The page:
Study on Women Inmates in Illinois Prisons
Frequently, I have posted on the plight of women offenders. The Illinois Criminal Justice Information Authority, a state agency where I formerly served as Executive Director, continues to fund and conduct research on Illinois female offenders. Recently, ICJIA funded and published a study conducted by researchers of the Department of Criminal Justice & Criminology of Loyola University Chicago.
The study, “An Examination of Admissions, Exits and End-of-the-Year Populations of Adult Female Inmates in the Illinois Department of Corrections, State Fiscal Years 1989-2011” may be found online at https://www.icjia.state.il.us/public/pdf/ResearchReports/Female_Inmate_Report_through_SFY2011_122011.pdf.
Some of the trends found included a dramatic increase in Illinois female prison admissions due primarily for narcotics violations, admissions for primarily lower classes of felony convictions, a rising age of the females admitted to the penitentiary and an increase in proportion of female admissions of those who had been previously sentenced to prison.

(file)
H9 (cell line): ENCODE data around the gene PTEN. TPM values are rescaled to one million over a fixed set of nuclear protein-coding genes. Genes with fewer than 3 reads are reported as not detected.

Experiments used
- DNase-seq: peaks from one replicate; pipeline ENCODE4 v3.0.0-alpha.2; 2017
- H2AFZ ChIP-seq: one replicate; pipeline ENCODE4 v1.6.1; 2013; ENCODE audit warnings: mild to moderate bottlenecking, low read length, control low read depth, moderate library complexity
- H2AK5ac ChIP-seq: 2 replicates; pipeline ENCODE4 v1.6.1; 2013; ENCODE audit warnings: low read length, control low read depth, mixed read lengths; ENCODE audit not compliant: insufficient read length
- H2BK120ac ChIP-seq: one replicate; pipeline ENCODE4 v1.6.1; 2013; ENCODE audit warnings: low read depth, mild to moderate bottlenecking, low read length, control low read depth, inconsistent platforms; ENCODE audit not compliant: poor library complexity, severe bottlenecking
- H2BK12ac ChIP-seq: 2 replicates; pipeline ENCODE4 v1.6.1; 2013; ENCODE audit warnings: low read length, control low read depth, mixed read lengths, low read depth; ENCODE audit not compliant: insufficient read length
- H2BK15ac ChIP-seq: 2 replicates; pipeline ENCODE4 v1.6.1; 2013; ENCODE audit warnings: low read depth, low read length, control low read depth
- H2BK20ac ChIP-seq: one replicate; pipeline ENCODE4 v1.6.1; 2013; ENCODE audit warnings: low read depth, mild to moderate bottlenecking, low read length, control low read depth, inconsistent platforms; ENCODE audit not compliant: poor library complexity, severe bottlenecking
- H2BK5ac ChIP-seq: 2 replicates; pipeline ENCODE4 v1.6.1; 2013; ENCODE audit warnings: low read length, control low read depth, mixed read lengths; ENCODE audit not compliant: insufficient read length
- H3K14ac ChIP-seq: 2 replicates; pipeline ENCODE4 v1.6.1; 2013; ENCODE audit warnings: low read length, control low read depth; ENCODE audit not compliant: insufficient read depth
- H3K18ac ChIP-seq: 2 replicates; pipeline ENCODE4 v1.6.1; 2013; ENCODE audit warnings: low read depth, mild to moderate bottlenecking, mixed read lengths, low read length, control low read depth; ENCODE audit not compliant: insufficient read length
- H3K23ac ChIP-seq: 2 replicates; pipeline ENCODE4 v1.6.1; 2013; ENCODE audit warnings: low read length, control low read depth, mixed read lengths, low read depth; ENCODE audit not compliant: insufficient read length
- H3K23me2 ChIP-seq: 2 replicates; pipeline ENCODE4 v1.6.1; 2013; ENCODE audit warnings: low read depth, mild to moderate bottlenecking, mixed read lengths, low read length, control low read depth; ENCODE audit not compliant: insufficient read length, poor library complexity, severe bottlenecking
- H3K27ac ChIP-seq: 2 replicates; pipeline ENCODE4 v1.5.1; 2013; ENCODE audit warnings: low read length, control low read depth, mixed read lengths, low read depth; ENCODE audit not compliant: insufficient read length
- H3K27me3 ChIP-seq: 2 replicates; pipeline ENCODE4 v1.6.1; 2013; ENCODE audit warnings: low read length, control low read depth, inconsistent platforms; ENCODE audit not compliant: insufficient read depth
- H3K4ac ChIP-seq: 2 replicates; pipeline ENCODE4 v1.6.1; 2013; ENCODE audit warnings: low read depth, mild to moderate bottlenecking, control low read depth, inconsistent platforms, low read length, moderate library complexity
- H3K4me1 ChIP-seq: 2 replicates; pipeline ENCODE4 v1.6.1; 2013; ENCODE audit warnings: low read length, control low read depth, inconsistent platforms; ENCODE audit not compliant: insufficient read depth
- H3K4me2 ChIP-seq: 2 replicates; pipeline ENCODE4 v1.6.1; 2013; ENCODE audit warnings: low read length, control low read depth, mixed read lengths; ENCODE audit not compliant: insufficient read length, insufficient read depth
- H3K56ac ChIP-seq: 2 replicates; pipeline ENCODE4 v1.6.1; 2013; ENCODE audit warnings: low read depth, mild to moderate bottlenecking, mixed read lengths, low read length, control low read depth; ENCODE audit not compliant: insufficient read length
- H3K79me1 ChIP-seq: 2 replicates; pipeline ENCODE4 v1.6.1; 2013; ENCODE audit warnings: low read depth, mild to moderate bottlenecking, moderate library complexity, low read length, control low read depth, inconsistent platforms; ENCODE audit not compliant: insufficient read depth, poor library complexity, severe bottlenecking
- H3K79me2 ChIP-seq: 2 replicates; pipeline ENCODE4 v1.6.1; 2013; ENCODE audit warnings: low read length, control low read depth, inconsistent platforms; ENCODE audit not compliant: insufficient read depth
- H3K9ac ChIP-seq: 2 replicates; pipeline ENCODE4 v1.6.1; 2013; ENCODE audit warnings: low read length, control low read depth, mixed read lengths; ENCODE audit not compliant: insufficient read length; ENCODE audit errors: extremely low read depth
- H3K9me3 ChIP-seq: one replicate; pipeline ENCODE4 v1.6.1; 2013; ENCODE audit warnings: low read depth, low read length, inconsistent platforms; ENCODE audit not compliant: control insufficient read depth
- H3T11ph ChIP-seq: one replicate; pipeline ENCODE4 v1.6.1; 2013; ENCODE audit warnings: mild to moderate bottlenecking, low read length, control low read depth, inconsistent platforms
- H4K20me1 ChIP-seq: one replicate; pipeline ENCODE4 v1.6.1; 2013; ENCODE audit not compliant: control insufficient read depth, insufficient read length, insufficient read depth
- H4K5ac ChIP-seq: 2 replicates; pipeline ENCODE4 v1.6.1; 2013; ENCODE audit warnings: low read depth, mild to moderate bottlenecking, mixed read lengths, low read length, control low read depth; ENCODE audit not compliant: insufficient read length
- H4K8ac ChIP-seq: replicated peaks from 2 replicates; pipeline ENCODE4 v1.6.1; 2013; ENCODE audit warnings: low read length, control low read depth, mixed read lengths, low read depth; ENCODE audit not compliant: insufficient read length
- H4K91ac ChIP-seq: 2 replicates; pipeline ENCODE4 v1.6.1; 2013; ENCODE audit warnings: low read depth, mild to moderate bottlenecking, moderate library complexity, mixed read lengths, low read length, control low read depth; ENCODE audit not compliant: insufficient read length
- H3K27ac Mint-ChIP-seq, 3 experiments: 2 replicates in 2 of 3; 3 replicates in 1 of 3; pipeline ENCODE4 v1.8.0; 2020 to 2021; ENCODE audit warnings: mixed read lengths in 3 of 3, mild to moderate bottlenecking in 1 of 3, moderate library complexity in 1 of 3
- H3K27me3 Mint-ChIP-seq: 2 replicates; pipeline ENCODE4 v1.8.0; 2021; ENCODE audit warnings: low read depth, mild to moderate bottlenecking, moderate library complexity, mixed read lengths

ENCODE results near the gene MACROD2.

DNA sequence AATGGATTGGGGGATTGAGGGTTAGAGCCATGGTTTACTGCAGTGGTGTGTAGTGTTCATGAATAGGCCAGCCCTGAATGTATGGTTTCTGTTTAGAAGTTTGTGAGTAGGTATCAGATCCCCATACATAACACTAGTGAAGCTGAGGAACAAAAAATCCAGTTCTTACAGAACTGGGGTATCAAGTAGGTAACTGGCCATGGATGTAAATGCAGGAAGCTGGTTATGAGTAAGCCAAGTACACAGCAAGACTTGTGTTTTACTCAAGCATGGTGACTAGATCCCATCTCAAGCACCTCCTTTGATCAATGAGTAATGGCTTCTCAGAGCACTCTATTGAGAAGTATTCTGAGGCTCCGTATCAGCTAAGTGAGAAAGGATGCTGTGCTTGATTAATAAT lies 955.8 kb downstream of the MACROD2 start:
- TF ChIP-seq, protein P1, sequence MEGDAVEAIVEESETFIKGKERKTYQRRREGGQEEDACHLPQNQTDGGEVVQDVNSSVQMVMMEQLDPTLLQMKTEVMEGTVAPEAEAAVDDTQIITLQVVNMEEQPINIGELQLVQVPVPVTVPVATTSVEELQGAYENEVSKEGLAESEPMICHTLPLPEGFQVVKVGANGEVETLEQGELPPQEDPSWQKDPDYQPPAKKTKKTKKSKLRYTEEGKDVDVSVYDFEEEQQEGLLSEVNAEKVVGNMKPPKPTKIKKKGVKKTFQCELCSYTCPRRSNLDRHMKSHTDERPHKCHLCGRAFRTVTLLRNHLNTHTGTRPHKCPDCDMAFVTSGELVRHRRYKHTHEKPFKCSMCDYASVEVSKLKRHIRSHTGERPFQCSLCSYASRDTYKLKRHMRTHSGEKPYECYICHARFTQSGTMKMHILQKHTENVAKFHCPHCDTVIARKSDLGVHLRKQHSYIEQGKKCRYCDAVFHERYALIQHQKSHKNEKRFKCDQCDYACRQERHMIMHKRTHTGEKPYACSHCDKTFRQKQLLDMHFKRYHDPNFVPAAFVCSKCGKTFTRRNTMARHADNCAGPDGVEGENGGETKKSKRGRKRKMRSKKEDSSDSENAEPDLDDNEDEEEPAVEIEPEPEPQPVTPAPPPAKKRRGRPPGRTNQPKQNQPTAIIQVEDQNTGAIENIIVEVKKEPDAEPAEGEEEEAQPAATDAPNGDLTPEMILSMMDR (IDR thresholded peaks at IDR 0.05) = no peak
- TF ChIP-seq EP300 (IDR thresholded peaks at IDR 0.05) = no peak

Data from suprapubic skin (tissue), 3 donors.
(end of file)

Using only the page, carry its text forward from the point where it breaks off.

The report also highlighted changes in demographics of the women admitted to prison. There was a decrease in Cook County admissions, the proportion of black women sentenced to prison in Illinois decreased while the proportion of white females increased. Women admitted to prison were slightly older than the men admitted during the same time period, had higher levels of education, were more likely to be a parent and were more likely to be sentenced and imprisoned for less serious crimes.
These statistics, especially the ones that indicate that women are more likely to be incarcerated for less serious matters should be taken into account when counsel represent females accused of crimes.